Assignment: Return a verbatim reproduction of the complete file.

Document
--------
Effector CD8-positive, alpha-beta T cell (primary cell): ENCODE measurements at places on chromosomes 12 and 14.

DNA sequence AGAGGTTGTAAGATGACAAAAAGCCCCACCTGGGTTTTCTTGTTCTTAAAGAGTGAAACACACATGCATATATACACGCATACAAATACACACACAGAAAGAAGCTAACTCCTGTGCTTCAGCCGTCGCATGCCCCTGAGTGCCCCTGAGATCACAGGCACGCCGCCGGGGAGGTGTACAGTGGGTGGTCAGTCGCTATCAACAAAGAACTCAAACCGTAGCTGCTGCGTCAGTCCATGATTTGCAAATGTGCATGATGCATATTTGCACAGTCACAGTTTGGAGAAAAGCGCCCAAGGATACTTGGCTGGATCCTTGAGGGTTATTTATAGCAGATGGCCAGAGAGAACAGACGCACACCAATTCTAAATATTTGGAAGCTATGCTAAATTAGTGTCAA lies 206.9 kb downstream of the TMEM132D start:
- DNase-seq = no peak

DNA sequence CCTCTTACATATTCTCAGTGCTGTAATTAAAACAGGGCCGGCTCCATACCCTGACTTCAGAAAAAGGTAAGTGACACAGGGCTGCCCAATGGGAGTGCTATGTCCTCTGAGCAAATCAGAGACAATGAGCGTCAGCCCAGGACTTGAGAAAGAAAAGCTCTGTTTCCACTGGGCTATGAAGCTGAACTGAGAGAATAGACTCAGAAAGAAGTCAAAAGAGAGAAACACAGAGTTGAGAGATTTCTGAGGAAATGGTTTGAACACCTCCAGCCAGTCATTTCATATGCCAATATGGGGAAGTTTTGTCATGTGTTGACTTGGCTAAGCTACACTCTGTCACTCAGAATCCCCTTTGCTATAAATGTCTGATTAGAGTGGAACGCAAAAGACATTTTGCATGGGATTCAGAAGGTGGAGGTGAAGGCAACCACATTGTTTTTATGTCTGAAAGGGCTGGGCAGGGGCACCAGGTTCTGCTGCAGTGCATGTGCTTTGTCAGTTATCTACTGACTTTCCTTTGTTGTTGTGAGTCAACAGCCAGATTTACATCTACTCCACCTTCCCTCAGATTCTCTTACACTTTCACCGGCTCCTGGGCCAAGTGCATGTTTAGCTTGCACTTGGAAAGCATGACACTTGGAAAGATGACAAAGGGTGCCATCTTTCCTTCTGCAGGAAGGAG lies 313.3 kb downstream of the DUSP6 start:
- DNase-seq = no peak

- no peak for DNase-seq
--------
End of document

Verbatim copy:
Effector CD8-positive, alpha-beta T cell (primary cell): ENCODE measurements at places on chromosomes 12 and 14.

DNA sequence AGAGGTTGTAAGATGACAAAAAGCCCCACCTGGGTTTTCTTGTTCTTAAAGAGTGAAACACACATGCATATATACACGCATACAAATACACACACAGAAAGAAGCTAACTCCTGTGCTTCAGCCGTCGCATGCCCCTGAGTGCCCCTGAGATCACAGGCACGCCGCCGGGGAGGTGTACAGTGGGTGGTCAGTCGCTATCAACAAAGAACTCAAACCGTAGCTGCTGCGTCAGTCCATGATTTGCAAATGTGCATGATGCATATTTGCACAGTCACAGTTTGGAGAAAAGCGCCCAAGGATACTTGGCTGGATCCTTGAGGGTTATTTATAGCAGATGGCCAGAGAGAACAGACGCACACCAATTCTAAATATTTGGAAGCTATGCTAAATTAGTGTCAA lies 206.9 kb downstream of the TMEM132D start:
- DNase-seq = no peak

DNA sequence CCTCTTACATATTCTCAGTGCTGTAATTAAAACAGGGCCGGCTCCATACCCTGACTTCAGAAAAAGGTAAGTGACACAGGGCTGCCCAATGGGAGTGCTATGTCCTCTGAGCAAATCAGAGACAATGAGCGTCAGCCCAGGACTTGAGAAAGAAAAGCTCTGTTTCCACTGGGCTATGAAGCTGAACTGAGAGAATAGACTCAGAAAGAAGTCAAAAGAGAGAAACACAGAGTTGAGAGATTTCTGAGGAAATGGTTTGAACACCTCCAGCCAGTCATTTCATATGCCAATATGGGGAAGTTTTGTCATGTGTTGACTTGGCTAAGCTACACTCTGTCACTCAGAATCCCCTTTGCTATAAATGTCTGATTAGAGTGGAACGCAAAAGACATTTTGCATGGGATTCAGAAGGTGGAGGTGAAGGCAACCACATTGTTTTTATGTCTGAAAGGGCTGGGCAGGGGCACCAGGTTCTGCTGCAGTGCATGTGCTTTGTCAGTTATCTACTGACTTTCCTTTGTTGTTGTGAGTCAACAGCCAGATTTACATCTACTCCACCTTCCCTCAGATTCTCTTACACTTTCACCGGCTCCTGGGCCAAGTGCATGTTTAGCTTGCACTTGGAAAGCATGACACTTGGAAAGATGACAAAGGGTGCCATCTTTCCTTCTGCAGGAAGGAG lies 313.3 kb downstream of the DUSP6 start:
- DNase-seq = no peak

- no peak for DNase-seq